Wednesday, July 20[paragraph break] Thanks once again to the weather radio we had known that today was going to be an awesome lounging day – sunny and hot with some sporadic cloud cover. We had been talking about today being called “Cancun Day” since we had such a nice beach at this site. Before the festivities began, we had one of our favorite breakfasts of pop-tarts toasted over the fire and then headed out for some morning fishing before it got too hot. 3 canoes headed to Horse Lake still in search of the Walleyes that have eluded us the entire trip while 1 canoe went down the Horse River to try for bass. When we gathered back at camp, the 3 Horse Lakers were all skunked but we received awesome news from the Horse River canoe – one of the guys had snagged 2 massive bass that we estimated to be 4 to 5 lbs each, 1 large mouth 1 small mouth. We now finally had enough fish to have a decent meal for all of us (even though this was likely just a bit too much now, but no complaints here). We decided to fry them all up since the fishing was so tough we figured this would be our only fry. After an amazing fry we drank (Jameson and squashed blueberry cocktails), smoked and hungout around camp all day and it was heavenly. No dinner was necessary tonight so we relaxed by a fire a bit after preparing camp for a nasty storm that was supposed to hit in the morning.[paragraph break]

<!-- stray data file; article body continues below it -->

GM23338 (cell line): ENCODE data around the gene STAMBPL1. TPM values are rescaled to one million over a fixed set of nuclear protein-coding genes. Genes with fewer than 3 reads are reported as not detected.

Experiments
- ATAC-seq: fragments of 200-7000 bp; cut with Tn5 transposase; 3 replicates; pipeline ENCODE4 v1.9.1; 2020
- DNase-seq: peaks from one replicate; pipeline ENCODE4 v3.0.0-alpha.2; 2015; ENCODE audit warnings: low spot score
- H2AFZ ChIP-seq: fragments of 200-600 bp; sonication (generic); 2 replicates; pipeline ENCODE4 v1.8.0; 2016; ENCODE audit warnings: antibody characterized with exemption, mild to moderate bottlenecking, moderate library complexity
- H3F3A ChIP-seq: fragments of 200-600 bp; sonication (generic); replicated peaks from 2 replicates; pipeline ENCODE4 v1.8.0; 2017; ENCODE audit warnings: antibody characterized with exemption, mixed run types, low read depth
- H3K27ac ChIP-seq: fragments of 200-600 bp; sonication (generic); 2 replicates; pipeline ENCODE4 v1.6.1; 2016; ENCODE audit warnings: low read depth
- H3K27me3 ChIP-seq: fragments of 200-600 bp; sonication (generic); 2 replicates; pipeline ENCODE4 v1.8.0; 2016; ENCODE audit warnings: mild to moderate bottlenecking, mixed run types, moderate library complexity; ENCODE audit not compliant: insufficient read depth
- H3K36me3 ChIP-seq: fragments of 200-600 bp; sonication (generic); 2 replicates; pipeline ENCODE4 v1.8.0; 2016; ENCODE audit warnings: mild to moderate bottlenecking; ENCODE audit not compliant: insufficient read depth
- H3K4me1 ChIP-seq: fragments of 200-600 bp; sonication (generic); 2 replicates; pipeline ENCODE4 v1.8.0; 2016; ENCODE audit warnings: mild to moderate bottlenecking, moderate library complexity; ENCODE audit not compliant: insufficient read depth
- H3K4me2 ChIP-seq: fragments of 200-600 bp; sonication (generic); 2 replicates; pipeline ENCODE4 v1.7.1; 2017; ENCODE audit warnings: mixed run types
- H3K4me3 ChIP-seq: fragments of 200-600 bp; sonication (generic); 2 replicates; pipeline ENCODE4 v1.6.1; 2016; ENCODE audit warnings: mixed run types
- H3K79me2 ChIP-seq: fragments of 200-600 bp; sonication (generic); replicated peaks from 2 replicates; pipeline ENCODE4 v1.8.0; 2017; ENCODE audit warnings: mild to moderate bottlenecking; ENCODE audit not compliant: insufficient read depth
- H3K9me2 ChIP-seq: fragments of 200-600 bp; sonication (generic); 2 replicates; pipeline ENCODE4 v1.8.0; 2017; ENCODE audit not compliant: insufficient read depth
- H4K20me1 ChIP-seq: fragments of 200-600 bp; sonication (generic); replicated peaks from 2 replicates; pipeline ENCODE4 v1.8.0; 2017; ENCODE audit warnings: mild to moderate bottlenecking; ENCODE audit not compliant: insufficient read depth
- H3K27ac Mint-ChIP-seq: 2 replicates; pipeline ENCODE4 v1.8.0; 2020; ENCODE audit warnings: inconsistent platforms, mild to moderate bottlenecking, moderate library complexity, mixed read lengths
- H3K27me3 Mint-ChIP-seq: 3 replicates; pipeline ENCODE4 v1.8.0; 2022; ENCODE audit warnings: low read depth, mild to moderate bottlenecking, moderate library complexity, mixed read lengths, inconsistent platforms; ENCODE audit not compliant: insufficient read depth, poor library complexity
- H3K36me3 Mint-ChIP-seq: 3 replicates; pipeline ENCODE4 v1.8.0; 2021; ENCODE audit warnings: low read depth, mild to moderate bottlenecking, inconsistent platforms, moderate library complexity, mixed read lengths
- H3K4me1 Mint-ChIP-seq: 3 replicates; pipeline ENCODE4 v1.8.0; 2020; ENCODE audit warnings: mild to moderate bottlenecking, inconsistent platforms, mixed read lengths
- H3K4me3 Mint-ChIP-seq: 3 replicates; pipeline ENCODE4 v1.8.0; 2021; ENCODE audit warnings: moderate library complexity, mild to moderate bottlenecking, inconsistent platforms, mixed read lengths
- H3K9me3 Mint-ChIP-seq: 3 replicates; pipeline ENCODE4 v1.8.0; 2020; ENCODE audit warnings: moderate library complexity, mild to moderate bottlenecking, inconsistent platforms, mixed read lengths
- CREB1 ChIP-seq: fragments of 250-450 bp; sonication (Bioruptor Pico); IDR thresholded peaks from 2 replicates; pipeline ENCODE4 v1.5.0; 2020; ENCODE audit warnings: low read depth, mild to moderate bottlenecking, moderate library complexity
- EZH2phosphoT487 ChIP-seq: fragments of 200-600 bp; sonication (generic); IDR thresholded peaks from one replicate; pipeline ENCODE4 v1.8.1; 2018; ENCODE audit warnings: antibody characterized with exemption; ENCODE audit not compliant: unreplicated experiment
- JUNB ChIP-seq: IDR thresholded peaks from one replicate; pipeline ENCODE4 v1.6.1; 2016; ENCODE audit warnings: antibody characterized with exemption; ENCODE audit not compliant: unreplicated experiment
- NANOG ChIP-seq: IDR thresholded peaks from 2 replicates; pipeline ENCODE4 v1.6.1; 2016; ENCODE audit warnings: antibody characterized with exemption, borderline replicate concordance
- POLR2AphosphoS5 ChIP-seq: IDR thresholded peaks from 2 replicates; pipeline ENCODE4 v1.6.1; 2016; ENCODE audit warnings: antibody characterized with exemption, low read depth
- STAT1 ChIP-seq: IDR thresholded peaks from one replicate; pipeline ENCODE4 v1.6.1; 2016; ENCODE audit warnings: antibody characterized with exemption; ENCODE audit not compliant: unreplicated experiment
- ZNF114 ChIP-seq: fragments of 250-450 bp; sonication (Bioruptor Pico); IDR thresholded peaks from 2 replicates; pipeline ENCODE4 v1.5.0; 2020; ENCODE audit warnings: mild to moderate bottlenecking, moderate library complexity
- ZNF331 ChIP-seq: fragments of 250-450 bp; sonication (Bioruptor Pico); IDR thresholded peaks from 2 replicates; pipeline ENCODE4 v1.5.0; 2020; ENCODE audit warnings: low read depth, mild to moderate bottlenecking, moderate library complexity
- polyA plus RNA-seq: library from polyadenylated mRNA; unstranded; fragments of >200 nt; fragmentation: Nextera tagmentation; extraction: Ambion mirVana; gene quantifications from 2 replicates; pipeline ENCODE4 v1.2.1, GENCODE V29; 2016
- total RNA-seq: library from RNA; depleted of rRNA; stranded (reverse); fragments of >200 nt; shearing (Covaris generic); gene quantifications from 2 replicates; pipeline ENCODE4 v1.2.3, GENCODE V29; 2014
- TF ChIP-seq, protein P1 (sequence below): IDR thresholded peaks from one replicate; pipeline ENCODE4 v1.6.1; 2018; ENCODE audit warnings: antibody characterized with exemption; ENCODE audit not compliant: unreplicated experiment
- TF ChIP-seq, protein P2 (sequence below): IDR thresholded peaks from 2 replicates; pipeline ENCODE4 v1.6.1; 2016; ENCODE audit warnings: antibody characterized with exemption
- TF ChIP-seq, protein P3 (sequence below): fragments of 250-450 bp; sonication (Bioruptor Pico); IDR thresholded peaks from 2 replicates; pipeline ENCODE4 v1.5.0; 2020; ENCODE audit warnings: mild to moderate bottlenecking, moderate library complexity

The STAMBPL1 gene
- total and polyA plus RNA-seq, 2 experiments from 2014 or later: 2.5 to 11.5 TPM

Thursday, July 21[paragraph break] At about 1:30am we awoke to a massive, massive storm. We have all been through storms in the BWCA before, and this one was just different. The sides of our tent were shaking viciously and the rain was absolutely hammering everything. Our tent has a vestibule coming out one end where you can put shoes on and what not without being in the tent. We have been keeping this open because we have had it open during rain before with no issues seeing as it is about 4 or 5 feet long. We watched through the open vestibule as our Kelty Noah 16 outside looked as though it was attempting to take flight. One end of the Noah was tied around a very large boulder which was being pulled across camp. We thought for sure the Noah would be gone in the morning. A change of wind happened and rain/water started coming into the tent so 2 of us got up in our underwear to keep the vestibule flap down. 1 ran out in the middle of camp to grab the hammer to put the stakes back into the ground and then we had to hold the tent down by hand to keep it from blowing out of the ground. We held on for 30 minutes or so until the wind died down to a point where at least the tent didn’t seem as though it would blow away and forced ourselves to sleep, which we would later agree was a huge mistake and lesson learned. Waking up in the morning to 1 member already out fishing who didn’t return until 10:00. We scouted all of the down trees at camp from the night before, which there were roughly a half dozen very good sized trees down. We lounged most of the day since it was hot and very windy still but we did decide to go fish the Horse River in the afternoon and still be protected from the wind. We ran into 2 forest rangers who were in quite a hurry to get up the rapids of the Horse River. We spoke to them as they were rushing at the end of the portage and found out that the storm was indeed massive and they were on a loop to look for down trees in campsites, but trying to make their way to ep23, where we had went in. They said this area we are in was hit the worst (we later found out there were 70-74mph winds clocked in Ely) and the ep23 parking lot is currently inaccessible from anyone coming in or leaving, and this was Thursday late afternoon, wow. They estimated that no one would be able to come in or out of that ep until Saturday, which is when we were planning to head out thank goodness but at this point we were hoping everyone was OK. The rangers did not know of any serious injury but they did say the emergency plane was deplored which is not a good sign. As it turns out, we had heard and seen that plane but didn’t think anything of it and it turns out that the airspace above BWCA is restricted so if you see a plane it must be an emergency one, good to know! After the eventful day we lounged around camp after fishing and relaxed before bed. [ [paragraph break]